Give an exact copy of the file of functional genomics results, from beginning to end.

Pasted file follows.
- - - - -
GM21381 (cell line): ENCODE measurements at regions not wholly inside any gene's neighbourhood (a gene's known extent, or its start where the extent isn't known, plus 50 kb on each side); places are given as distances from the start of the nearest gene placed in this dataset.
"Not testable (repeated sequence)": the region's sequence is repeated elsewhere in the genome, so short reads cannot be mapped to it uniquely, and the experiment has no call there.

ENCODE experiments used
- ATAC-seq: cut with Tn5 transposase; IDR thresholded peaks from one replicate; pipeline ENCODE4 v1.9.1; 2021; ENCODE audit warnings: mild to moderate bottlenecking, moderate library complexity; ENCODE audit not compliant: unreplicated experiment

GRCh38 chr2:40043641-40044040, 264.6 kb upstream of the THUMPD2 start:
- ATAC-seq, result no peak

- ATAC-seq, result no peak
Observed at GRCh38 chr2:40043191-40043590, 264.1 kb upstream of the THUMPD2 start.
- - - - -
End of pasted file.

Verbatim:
GM21381 (cell line): ENCODE measurements at regions not wholly inside any gene's neighbourhood (a gene's known extent, or its start where the extent isn't known, plus 50 kb on each side); places are given as distances from the start of the nearest gene placed in this dataset.
"Not testable (repeated sequence)": the region's sequence is repeated elsewhere in the genome, so short reads cannot be mapped to it uniquely, and the experiment has no call there.

ENCODE experiments used
- ATAC-seq: cut with Tn5 transposase; IDR thresholded peaks from one replicate; pipeline ENCODE4 v1.9.1; 2021; ENCODE audit warnings: mild to moderate bottlenecking, moderate library complexity; ENCODE audit not compliant: unreplicated experiment

GRCh38 chr2:40043641-40044040, 264.6 kb upstream of the THUMPD2 start:
- ATAC-seq, result no peak

- ATAC-seq, result no peak
Observed at GRCh38 chr2:40043191-40043590, 264.1 kb upstream of the THUMPD2 start.